On September 11, 2001, over 2000 people died because of the tyranny of terrorism (Netanyahu 31). The Middle East has been established as a harbor for terrorism. Terrorism has also been established as a cause to defeat freedom in the free societies around the world. These two facts are cause enough to step up and do what is necessary. The West is the target of terrorism because spiritually, its values are the direct antithesis of those of terrorism. In the democracies, legitimacy is derived from the consent on the governed. But for the terrorist, there are no such restraints on either legitimacy or power. Thus, the West should be the one to initiate the cooperative battle. However, the United Nations Charter specifically says that free democracies within the United Nations can only use violent force in self-defense. “It is impossible to declare war on terrorism,” says David Long (40). Unfortunately, that is the only alternative around the laws of the United Nations. Fighting and death has been the saddened victory in the world for thousands of years. Technically speaking, there are other ways to combat terrorism, but these ways will not diminish it. International cooperation is the key and this cooperation is impossible.
Finally, the problem of international terrorism was not as clearly understood in the 1970’s as it is beginning to be today. Few people recognized the real sources of its alarming growth. A need for a better understanding of terrorism and for mobilizing the West against it are among the major considerations among Western people, as well as free people. Terrorists gain along these lines and can best be prevented effectively be an alignment on the international level. Some believe it is impossible to combat when terrorism is inside every person. However, establishing what terrorism really is will be the key factor in defeating it. “Terrorist attacks” are usually characterized as “indiscriminate,” “targeting of civilians,” or executed “with disregard for human life.” The term “terrorism” is often used to assert that the political violence of an enemy is immoral, wanton, and unjustified. According to the definition of terrorism typically used by states, academics, counter-terrorism experts, and non-governmental organizations, “terrorists” are actors who don’t belong to any recognized armed forces, or who don’t adhere to their rules, and who are therefore regarded as “rogue actors”. Defeating these “rogue actors” should be the main purpose in free democracies although it is impossible to be done together. Priorities in this world should revolve around terrorism. Battles to end this tyranny should be raging all over the world. Although battles should be happening, the international community cannot work together. Thus, the cause is pointless.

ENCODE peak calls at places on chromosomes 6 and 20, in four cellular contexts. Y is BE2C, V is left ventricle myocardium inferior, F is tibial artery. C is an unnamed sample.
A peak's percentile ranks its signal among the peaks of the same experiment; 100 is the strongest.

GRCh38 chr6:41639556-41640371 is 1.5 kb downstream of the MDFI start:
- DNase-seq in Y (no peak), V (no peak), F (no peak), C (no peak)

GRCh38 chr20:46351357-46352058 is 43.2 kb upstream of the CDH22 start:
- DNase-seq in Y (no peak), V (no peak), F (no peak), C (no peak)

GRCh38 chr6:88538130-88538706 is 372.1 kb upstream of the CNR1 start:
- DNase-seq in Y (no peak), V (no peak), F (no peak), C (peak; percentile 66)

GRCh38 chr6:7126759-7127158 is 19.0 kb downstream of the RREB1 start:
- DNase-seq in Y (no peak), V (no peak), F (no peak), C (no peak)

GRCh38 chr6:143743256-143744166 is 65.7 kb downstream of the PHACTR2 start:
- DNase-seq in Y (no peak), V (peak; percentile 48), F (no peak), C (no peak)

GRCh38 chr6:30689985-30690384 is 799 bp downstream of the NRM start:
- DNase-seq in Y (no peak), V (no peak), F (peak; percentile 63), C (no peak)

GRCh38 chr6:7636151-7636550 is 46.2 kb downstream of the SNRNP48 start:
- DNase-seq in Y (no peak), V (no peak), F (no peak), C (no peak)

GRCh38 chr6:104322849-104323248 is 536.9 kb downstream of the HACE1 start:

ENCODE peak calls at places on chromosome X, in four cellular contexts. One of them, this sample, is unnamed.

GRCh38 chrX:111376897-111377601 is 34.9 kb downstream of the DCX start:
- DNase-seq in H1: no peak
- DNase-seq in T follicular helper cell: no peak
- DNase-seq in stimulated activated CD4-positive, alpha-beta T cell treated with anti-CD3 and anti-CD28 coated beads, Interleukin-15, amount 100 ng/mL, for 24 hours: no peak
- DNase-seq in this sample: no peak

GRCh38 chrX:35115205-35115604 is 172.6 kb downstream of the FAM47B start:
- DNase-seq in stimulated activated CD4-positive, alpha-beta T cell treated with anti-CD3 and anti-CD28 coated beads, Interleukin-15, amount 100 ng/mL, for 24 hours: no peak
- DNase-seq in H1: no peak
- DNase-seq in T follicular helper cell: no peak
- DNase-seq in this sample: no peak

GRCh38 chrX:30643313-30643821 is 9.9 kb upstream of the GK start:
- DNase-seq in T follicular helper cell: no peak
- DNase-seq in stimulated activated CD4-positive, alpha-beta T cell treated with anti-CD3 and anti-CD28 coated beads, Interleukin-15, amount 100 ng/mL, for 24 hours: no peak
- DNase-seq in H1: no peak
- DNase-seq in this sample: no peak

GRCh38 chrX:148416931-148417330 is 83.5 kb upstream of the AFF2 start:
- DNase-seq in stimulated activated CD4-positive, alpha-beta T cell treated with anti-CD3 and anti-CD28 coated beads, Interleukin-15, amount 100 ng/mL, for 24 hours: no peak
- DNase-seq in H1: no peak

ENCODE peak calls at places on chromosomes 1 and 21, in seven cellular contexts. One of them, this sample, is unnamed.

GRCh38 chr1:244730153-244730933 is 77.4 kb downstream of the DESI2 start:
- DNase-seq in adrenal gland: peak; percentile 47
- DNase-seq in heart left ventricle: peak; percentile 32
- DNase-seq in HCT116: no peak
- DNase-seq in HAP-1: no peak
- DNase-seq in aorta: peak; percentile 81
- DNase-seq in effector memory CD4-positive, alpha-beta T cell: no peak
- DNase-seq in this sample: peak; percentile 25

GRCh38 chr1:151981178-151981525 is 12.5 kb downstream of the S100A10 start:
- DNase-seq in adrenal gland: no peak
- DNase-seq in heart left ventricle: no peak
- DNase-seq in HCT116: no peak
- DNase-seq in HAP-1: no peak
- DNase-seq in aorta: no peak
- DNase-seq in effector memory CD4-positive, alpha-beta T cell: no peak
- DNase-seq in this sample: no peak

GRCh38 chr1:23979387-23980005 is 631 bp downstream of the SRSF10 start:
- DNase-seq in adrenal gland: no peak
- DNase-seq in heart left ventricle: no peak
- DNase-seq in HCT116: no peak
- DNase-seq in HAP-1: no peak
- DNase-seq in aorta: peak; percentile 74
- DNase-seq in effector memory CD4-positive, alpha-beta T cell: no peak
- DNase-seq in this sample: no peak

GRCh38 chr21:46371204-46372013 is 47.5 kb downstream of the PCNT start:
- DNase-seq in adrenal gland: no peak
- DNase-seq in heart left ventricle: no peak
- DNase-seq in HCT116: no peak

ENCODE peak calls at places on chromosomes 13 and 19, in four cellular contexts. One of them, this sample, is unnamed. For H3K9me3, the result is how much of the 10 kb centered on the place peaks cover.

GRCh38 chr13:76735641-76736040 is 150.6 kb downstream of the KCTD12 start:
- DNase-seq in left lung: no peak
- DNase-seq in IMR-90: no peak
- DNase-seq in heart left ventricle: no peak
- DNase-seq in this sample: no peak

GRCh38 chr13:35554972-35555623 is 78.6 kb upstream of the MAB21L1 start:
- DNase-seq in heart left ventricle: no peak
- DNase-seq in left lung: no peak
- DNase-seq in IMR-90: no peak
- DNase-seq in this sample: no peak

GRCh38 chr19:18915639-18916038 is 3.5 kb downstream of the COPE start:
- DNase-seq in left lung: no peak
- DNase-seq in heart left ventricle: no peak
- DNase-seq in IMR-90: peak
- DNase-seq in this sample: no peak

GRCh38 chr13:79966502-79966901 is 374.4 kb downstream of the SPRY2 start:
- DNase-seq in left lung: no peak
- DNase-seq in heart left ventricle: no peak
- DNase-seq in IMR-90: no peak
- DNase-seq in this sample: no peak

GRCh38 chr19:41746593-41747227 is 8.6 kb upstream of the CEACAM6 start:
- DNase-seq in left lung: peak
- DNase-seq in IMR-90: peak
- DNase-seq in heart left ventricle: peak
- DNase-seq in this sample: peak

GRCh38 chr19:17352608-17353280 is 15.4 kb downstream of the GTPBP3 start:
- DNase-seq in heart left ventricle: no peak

Victor Caminha said, “I prefer that all loved ones are now flowers in the garden of Heaven. Not suffering or crying, but blooming blissfully and smiling for the love and sympathy we dedicate to them. May our tears water them to keep them smiling while knowing they are at peace” (3). Although the international community cannot act together, let tears that are shed for those victims of terrorism symbolize love, sympathy, and a right cause to fight what is wrong in the free world.